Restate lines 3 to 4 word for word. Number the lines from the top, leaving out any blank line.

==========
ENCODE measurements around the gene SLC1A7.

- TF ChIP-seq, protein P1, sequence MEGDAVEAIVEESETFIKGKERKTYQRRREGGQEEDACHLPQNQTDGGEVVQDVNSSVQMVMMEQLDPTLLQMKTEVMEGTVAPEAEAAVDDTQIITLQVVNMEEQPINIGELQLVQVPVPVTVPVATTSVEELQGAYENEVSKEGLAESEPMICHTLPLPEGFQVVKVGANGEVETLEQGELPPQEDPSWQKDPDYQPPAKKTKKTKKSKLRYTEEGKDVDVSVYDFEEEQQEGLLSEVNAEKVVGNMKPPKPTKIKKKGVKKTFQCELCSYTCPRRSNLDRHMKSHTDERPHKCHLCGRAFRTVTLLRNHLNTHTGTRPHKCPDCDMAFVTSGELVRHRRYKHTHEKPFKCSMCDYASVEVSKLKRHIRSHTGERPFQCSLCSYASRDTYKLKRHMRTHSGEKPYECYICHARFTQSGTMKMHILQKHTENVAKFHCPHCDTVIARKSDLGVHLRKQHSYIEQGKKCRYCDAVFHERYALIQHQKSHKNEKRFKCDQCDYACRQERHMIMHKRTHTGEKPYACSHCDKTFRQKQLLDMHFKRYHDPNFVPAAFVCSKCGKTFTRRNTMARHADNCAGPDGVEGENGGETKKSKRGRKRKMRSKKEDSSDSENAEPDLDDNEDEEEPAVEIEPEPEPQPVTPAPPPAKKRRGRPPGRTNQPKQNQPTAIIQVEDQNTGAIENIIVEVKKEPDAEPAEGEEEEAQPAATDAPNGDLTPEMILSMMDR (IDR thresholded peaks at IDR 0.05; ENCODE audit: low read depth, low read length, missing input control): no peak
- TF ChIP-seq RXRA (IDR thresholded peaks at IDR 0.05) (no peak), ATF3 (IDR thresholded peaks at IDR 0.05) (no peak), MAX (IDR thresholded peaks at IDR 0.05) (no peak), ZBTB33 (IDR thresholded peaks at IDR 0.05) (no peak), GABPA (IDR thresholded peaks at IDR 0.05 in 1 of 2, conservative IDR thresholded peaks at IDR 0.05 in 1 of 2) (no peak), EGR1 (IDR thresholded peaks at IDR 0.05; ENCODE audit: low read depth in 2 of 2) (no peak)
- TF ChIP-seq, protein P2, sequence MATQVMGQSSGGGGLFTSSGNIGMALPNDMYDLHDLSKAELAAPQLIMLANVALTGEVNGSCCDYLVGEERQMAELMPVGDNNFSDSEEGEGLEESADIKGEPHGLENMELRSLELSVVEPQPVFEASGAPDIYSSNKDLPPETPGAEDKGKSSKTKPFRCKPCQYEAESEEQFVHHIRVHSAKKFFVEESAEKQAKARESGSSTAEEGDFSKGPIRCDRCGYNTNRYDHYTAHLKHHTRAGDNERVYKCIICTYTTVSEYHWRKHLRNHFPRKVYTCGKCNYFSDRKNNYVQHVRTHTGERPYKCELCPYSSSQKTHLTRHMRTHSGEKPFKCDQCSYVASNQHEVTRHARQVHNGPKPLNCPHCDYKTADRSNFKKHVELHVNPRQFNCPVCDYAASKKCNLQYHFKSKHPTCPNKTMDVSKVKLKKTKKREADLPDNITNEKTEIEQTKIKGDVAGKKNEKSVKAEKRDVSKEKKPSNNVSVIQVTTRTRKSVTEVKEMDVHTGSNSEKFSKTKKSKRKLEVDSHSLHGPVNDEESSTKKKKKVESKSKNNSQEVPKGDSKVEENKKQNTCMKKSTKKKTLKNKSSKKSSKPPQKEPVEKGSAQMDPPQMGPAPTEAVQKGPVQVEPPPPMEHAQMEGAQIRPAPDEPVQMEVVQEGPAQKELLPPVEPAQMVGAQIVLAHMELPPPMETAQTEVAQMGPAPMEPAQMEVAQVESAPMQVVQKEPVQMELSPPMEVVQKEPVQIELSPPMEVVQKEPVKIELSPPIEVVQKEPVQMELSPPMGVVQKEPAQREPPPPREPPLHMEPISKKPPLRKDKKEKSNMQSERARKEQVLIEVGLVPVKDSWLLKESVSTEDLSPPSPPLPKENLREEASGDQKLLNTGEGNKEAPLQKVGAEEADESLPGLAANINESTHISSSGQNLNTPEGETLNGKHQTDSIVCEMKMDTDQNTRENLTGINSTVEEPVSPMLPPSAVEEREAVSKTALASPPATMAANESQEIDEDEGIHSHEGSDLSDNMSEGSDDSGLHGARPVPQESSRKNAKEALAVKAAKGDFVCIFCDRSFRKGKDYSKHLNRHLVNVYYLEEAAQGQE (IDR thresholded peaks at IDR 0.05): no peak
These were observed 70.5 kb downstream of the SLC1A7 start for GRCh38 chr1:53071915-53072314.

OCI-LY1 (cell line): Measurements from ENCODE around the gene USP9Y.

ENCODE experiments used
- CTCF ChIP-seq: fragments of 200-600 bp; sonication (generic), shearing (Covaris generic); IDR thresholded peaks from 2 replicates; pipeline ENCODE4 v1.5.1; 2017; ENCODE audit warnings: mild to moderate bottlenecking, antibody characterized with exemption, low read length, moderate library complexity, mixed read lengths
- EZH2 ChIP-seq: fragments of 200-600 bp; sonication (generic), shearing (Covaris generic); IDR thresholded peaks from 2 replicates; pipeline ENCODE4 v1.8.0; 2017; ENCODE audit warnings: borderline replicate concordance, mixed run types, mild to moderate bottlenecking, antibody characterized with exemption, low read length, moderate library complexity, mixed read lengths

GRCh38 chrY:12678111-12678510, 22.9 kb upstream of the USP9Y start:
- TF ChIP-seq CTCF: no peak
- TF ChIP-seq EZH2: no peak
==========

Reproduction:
- TF ChIP-seq RXRA (IDR thresholded peaks at IDR 0.05) (no peak), ATF3 (IDR thresholded peaks at IDR 0.05) (no peak), MAX (IDR thresholded peaks at IDR 0.05) (no peak), ZBTB33 (IDR thresholded peaks at IDR 0.05) (no peak), GABPA (IDR thresholded peaks at IDR 0.05 in 1 of 2, conservative IDR thresholded peaks at IDR 0.05 in 1 of 2) (no peak), EGR1 (IDR thresholded peaks at IDR 0.05; ENCODE audit: low read depth in 2 of 2) (no peak)
- TF ChIP-seq, protein P2, sequence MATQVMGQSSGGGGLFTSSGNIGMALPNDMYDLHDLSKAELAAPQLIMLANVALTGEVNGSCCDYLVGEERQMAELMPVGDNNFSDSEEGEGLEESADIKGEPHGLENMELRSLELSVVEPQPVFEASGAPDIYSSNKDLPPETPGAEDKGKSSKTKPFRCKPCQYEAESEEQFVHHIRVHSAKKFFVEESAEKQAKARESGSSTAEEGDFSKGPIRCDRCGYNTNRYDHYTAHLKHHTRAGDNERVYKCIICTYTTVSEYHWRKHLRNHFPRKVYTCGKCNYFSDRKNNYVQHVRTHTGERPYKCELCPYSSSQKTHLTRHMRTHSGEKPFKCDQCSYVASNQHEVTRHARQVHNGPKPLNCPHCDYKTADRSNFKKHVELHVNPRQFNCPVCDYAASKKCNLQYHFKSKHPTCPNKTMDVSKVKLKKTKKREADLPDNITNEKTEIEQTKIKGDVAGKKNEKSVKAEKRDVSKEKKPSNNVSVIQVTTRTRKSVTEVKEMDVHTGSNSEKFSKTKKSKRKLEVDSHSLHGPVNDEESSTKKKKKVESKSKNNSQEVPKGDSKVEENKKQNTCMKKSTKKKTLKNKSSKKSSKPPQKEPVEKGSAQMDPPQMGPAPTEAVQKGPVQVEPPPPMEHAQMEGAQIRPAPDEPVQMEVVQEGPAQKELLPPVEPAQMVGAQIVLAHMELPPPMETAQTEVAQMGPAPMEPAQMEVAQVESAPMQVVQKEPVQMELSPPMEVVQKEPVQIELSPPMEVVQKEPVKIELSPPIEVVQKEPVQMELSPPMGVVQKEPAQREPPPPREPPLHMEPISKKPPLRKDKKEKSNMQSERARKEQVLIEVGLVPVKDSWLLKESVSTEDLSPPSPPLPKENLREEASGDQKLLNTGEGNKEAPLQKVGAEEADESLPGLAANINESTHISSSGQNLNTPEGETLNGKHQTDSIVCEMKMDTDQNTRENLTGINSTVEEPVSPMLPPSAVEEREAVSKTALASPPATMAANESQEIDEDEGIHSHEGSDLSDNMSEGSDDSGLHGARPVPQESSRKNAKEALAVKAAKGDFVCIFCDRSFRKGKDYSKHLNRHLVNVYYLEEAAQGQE (IDR thresholded peaks at IDR 0.05): no peak